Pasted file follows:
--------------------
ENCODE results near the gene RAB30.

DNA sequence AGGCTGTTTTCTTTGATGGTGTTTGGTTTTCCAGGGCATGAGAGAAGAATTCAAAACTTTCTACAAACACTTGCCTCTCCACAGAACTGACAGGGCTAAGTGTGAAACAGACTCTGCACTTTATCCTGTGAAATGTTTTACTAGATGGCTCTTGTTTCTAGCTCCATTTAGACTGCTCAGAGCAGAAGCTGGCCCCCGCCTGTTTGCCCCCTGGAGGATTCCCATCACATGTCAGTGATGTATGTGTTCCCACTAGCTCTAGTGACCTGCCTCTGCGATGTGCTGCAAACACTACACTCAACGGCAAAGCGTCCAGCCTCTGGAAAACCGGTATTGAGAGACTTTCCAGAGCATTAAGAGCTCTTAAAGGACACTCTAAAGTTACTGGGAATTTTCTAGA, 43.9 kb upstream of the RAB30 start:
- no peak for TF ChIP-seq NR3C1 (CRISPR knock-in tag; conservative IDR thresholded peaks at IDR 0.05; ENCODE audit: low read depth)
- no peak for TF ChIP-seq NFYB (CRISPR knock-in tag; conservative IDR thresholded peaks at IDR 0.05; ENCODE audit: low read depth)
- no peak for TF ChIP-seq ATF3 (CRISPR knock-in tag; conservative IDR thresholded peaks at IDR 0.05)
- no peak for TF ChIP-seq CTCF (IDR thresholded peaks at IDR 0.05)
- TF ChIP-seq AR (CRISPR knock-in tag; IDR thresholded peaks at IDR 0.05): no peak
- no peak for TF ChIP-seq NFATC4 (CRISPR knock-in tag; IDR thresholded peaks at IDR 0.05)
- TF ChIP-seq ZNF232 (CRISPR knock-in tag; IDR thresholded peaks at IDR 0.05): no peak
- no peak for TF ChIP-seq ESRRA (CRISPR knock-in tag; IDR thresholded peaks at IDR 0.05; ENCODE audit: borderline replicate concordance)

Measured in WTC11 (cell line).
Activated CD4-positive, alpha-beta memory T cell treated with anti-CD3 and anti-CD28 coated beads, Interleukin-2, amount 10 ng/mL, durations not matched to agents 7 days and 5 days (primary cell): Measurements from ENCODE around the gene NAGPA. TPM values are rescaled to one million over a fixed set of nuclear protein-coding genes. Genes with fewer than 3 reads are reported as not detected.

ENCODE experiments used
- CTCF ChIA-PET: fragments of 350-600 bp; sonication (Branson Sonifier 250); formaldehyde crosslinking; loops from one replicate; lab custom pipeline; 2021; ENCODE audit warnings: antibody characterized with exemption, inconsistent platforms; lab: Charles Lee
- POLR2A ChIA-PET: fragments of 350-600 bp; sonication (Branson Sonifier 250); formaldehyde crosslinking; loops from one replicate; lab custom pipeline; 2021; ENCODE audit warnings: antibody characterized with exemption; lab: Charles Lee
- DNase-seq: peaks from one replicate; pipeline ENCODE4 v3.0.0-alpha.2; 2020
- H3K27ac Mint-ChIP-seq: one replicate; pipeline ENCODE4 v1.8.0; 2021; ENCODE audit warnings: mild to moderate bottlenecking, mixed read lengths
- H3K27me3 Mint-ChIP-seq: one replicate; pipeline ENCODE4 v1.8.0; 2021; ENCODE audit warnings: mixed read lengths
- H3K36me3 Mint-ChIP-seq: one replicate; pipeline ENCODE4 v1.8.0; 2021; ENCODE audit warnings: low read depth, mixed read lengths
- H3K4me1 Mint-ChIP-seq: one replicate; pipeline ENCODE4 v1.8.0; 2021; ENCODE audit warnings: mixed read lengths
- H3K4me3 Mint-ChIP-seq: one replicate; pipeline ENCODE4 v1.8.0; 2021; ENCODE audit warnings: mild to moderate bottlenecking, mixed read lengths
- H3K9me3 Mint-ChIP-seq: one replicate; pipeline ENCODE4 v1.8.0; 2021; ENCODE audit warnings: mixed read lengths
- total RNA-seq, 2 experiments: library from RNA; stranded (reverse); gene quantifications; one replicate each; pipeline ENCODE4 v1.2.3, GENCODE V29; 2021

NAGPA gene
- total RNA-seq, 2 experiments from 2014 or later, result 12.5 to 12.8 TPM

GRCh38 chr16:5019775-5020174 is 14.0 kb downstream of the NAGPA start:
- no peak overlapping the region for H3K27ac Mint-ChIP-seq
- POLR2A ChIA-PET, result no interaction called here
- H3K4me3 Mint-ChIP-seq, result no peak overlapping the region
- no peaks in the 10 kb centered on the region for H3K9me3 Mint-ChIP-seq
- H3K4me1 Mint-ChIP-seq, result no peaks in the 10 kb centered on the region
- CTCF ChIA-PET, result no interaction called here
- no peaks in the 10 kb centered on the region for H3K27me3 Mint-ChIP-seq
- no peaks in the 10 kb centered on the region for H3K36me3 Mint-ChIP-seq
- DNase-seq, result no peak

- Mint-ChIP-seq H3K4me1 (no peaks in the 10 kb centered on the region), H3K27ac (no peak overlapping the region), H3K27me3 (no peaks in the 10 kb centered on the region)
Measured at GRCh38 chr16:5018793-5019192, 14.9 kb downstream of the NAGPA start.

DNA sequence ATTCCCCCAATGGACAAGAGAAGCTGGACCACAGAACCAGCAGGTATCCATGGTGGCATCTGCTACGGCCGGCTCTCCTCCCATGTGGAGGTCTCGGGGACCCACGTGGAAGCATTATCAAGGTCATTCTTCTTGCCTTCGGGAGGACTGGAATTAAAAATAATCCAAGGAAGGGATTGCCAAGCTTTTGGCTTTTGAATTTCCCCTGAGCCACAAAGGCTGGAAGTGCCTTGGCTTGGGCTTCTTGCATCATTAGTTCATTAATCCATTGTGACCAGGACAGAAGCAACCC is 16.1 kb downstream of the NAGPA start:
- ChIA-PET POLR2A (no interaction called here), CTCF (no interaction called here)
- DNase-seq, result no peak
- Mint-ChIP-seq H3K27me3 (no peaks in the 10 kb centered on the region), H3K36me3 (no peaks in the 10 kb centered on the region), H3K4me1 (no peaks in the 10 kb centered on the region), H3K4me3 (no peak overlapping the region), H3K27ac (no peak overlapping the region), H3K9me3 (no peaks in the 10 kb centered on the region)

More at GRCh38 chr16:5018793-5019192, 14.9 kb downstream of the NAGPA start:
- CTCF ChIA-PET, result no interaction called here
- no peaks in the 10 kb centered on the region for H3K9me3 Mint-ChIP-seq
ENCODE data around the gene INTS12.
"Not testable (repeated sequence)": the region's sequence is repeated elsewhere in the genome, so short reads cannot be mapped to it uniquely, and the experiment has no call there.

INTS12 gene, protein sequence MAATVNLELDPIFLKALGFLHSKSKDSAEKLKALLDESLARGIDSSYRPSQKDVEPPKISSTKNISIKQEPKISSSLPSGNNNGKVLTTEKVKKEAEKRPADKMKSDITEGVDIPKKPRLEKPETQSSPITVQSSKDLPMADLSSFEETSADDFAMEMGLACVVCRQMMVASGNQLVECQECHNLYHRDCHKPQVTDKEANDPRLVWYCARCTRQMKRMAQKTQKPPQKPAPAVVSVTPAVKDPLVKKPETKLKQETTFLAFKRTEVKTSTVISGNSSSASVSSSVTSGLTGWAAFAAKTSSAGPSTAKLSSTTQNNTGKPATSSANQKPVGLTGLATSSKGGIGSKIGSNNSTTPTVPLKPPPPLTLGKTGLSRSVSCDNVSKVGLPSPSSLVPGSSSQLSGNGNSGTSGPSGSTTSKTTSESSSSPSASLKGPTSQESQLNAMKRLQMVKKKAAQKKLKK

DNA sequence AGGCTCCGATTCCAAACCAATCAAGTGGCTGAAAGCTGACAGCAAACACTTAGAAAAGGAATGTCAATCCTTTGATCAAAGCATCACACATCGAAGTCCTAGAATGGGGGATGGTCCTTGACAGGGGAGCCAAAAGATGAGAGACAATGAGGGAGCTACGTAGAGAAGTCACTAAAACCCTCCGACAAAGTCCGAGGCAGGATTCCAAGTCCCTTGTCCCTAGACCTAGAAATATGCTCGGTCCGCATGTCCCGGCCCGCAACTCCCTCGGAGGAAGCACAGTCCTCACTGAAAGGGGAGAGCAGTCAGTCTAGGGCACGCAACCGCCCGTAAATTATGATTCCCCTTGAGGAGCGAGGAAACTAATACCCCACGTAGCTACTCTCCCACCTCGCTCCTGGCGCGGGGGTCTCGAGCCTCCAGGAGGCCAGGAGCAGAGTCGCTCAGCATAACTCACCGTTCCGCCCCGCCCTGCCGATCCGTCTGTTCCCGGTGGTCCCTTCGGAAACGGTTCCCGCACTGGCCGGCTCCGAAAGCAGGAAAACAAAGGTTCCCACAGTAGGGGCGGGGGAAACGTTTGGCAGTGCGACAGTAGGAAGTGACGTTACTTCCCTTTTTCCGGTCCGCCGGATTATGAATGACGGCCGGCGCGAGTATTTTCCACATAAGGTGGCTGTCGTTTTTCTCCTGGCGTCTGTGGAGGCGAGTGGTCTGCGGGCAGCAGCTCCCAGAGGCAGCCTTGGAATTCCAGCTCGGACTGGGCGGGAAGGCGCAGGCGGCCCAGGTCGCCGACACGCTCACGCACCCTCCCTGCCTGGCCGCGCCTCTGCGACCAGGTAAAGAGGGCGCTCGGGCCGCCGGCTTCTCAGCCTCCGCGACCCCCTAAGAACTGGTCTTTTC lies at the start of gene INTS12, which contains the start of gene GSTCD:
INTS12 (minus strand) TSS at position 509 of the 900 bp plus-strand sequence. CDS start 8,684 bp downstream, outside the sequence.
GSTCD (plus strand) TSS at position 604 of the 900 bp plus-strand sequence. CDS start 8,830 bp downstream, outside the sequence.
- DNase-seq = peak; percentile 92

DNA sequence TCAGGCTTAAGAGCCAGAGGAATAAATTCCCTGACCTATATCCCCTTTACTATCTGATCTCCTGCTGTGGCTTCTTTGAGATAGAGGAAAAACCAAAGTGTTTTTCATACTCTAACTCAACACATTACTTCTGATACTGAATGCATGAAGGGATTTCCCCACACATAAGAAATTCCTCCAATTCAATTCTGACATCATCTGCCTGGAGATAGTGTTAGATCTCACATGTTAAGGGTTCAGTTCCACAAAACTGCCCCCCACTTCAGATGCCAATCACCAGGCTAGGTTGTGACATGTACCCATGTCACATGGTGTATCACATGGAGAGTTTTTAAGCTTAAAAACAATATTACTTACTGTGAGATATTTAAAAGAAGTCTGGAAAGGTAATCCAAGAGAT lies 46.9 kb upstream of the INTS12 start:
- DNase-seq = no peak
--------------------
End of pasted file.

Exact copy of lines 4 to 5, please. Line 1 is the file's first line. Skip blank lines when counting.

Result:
- no peak for TF ChIP-seq NFYB (CRISPR knock-in tag; conservative IDR thresholded peaks at IDR 0.05; ENCODE audit: low read depth)
- no peak for TF ChIP-seq ATF3 (CRISPR knock-in tag; conservative IDR thresholded peaks at IDR 0.05)